ACEs are potentially traumatic events that occur during childhood or adolescence such as abuse, neglect, and household dysfunction. Given the developmentally sensitive period when ACEs occur, ACEs can become biologically embedded by altering metabolic and inflammatory cellular pathways, which can have long-lasting impacts on mental and physical health. Our research in this area focuses on investigating the role ACEs may play in increasing risk for mental health and chronic health conditions in adulthood, and the mechanisms that may drive (i.e., risk factors) or attenuate (i.e., protective factors) these associations.
We hope that by investigating the factors that link adverse childhood experiences to future health, we can better understand how to mitigate negative effects and improve outcomes for people who experienced early life adversity.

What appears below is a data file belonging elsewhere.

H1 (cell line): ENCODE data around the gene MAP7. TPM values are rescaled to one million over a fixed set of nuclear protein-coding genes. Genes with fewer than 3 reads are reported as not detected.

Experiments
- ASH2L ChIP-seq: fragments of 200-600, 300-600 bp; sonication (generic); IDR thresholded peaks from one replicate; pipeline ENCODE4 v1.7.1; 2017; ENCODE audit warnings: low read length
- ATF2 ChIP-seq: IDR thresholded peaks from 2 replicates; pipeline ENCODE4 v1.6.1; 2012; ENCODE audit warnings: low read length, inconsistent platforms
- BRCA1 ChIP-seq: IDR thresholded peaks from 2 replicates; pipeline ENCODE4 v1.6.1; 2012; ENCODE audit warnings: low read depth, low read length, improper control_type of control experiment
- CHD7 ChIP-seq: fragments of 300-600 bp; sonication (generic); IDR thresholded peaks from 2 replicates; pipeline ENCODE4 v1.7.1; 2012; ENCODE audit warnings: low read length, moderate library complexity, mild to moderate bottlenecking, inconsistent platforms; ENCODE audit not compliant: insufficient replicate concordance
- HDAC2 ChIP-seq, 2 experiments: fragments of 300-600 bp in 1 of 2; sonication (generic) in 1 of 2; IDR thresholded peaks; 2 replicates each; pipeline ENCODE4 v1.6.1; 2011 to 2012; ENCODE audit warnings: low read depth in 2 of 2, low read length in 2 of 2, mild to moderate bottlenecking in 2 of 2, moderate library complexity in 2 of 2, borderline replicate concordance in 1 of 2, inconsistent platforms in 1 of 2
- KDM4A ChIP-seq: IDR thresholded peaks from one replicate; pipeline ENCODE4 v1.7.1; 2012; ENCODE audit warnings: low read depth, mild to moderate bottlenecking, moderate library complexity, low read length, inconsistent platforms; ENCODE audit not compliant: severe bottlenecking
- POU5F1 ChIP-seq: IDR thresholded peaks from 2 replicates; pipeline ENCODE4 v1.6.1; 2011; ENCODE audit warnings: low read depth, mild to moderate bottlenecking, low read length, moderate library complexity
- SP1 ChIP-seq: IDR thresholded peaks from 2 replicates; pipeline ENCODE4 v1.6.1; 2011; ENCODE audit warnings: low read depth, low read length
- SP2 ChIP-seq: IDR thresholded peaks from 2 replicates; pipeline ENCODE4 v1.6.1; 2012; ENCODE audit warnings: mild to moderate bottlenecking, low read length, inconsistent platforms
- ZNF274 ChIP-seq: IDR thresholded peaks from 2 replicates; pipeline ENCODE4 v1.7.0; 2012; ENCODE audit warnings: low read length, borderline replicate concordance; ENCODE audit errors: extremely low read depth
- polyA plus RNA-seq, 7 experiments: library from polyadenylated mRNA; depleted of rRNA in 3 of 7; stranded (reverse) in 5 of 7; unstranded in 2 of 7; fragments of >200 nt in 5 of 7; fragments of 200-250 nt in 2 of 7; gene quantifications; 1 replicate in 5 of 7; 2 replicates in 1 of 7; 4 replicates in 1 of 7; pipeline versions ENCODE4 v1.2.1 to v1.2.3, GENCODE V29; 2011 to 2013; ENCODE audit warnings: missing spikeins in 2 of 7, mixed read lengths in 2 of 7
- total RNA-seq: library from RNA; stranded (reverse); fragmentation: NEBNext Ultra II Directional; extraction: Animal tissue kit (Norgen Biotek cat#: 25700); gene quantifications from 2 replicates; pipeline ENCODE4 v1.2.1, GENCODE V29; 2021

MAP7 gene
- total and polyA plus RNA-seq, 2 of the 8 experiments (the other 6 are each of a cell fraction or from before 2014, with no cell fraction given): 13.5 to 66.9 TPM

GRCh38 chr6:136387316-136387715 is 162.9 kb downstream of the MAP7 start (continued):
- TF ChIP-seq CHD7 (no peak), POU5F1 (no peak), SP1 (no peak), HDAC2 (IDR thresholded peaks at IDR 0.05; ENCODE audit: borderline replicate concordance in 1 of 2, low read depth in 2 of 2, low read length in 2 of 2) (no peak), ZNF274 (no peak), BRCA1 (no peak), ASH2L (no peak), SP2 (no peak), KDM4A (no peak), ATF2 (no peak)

Lowry, E., McInerney, A., Schmitz, N., & Deschênes, S. S. (2022). Adverse childhood experiences and cognitive function in adulthood: examining the roles of depressive symptoms and inflammation in a prospective cohort study. Social psychiatry and psychiatric epidemiology, 1-11.
Deschênes, S. S., Kivimaki, M., & Schmitz, N. (2021). Adverse childhood experiences and the risk of coronary heart disease in adulthood: examining potential psychological, biological, and behavioral mediators in the Whitehall II Cohort study. Journal of the American Heart Association, 10(10), e019013.
Deschênes, S. S., Graham, E., Kivimäki, M., & Schmitz, N. (2018). Adverse childhood experiences and the risk of diabetes: examining the roles of depressive symptoms and cardiometabolic dysregulations in the Whitehall II cohort study.Diabetes Care, 41(10), 2120-2126.